She may be overjoyed at the news, yet also likely fearful that her body won’t adapt and she won’t be able to carry the pregnancy to term. While this fear is natural and should be respected by a woman’s partner and family members, a good way to alleviate it may be by seeking their support and helping her understand she will still make an excellent mother no matter whether her gestation is successful or not.

As her pregnancy advances, she may fall deeper in love with her unborn child and enjoy touching her belly to feel it move inside of her. Telling her partner and hearing his own joyous announcement of it all can only add more happiness. And once each trimester passes successfully and positive test results come back she’ll rejoice at knowing that positive progress has been made towards fulfilling a dream!

Though motherhood can be an exciting journey, a woman should remember that working may be necessary if she wishes to afford everything her new child requires. This may cause significant amounts of stress; therefore it is crucial that women prioritize taking care of themselves during this period to protect their mental and emotional health.

There is also great pressure for couples to ensure the baby is healthy; numerous factors could hinder its well-being, such as an unstable economy, the risks associated with Covid-19, and mother’s mental state of mind – studies on animals suggest this stress has an adverse impact on offspring development; similar results likely apply in humans as well.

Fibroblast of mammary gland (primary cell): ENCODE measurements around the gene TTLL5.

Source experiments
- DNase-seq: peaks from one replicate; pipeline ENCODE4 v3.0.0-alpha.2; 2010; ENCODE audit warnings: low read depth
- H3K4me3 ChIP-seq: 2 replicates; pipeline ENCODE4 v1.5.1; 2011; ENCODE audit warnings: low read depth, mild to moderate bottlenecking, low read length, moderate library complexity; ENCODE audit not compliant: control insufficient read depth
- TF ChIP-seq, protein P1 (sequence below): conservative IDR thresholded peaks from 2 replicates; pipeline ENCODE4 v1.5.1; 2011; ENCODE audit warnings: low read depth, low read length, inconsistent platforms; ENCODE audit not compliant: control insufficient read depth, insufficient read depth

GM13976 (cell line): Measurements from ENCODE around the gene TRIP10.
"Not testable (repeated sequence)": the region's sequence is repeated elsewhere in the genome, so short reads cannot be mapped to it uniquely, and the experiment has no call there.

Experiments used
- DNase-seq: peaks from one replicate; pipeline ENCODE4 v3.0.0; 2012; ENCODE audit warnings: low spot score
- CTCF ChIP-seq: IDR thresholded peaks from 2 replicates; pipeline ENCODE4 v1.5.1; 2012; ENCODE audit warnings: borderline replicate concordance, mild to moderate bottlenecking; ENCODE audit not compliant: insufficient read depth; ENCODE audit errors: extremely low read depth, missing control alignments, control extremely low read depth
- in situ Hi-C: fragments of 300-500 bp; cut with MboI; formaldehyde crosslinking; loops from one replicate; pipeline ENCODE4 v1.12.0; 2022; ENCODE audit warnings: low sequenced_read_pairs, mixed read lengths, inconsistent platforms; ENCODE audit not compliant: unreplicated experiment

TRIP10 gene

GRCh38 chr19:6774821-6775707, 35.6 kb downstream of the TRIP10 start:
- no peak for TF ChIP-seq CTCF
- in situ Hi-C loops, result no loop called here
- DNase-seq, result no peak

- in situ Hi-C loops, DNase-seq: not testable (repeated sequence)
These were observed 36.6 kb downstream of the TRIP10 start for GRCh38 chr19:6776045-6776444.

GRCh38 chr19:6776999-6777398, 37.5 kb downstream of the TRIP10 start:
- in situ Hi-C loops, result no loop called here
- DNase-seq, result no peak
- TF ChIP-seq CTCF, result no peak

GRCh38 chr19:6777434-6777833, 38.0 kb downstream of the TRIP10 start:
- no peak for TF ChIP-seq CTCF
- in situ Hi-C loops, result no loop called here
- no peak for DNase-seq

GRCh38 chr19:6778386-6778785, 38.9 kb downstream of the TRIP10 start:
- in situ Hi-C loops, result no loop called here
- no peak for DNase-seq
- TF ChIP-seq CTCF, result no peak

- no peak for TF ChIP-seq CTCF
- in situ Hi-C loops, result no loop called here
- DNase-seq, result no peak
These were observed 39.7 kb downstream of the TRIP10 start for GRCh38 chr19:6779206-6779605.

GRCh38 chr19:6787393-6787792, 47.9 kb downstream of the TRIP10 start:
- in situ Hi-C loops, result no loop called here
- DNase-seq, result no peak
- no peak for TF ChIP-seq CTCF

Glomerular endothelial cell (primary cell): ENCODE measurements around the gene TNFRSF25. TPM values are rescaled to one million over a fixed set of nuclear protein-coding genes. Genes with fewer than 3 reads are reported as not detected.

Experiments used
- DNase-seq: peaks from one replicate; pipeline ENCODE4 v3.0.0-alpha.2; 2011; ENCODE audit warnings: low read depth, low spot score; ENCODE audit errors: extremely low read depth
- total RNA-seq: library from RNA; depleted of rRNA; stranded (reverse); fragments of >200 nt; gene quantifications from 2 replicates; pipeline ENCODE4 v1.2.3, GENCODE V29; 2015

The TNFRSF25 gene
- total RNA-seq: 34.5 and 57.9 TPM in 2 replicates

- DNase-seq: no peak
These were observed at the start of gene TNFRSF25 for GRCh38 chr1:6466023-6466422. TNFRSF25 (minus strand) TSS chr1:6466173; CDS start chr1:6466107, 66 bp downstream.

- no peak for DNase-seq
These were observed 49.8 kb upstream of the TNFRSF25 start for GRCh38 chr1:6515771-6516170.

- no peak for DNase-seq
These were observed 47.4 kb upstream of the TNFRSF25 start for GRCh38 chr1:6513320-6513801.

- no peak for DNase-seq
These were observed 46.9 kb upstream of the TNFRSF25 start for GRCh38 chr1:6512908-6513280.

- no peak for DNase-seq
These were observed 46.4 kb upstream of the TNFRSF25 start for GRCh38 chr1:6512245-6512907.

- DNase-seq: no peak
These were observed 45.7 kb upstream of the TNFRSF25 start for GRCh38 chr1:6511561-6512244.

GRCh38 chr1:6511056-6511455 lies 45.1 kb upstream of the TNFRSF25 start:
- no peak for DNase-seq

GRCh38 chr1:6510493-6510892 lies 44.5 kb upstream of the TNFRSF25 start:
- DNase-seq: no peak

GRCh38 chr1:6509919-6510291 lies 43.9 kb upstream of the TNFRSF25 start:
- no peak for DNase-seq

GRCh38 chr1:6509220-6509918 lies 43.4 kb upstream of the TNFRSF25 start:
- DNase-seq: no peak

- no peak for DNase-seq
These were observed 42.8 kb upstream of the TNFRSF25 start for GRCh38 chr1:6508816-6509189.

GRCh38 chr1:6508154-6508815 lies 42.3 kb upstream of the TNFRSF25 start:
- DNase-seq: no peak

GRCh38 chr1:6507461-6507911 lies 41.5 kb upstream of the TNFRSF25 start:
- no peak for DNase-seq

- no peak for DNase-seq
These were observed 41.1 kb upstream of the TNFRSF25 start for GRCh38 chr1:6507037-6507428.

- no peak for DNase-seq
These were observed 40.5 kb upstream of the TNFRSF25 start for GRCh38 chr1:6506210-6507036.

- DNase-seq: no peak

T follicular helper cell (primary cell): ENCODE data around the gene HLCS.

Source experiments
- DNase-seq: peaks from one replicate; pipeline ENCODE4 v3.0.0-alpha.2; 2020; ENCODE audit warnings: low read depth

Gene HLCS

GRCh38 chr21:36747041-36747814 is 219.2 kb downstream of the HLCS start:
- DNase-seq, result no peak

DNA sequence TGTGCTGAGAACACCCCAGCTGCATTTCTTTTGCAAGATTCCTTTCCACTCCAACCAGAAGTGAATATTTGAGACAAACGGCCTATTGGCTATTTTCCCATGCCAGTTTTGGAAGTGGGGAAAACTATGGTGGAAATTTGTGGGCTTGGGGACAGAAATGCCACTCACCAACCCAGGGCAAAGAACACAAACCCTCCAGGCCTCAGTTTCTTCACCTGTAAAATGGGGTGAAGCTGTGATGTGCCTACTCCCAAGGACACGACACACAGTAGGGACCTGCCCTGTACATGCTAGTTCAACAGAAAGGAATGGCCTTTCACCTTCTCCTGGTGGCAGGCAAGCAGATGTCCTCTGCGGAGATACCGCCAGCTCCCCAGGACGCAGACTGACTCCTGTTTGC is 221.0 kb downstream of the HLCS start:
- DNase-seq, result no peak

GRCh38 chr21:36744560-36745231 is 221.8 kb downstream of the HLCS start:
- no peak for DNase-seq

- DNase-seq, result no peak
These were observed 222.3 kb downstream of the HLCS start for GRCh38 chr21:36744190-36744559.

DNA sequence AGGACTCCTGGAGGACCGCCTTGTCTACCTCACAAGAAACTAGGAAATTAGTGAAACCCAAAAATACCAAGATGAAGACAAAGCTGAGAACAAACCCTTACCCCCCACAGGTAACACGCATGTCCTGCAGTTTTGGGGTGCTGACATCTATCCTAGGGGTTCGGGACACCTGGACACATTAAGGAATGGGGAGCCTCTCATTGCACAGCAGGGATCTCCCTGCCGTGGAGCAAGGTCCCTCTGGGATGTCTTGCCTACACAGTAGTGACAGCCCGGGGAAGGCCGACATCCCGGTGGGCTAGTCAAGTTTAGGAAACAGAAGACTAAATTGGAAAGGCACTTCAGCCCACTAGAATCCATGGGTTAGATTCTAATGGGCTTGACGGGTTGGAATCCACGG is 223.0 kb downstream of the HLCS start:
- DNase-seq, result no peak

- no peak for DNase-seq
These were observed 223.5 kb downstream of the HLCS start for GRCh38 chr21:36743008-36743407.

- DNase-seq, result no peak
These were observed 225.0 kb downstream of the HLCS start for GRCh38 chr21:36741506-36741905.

Pregnancy can be an exciting, joyful, and hopeful time; yet it can also be an emotional roller coaster. It is perfectly normal to experience various emotions during this period – with miscarriage or loss leading to even deeper feelings of sadness. These negative reactions don’t indicate that pregnancy wasn’t wanted nor that you will not love your baby when born. Yet, many mothers often feel guilt whenever they feel these kinds of emotions.  So it is extremely important to seek help from trusted sites like Focus On Your Child and refer to the advice of medical professionals.

At times, anxiety may become so intense that it interferes with a woman’s daily life and causes distress or fear. If this occurs, further assessment must be completed to rule out a psychiatric illness such as perinatal anxiety disorder; which involves intense, overwhelming, often irrational feelings of worry or fear that can manifest themselves physically as palpitations, sweating and headaches.

Anxiety is a normal human emotion and it’s understandable for anyone to feel anxious before major life events like job interviews, car purchases and medical procedures such as dentistry work or surgery. But when anxiety concerns become frequent and persistent, they could signal the presence of an anxiety disorder. Anxiety disorders have also been associated with cardiovascular disease, autoimmune conditions and digestive health conditions as well as psychological trauma and emotional disorders.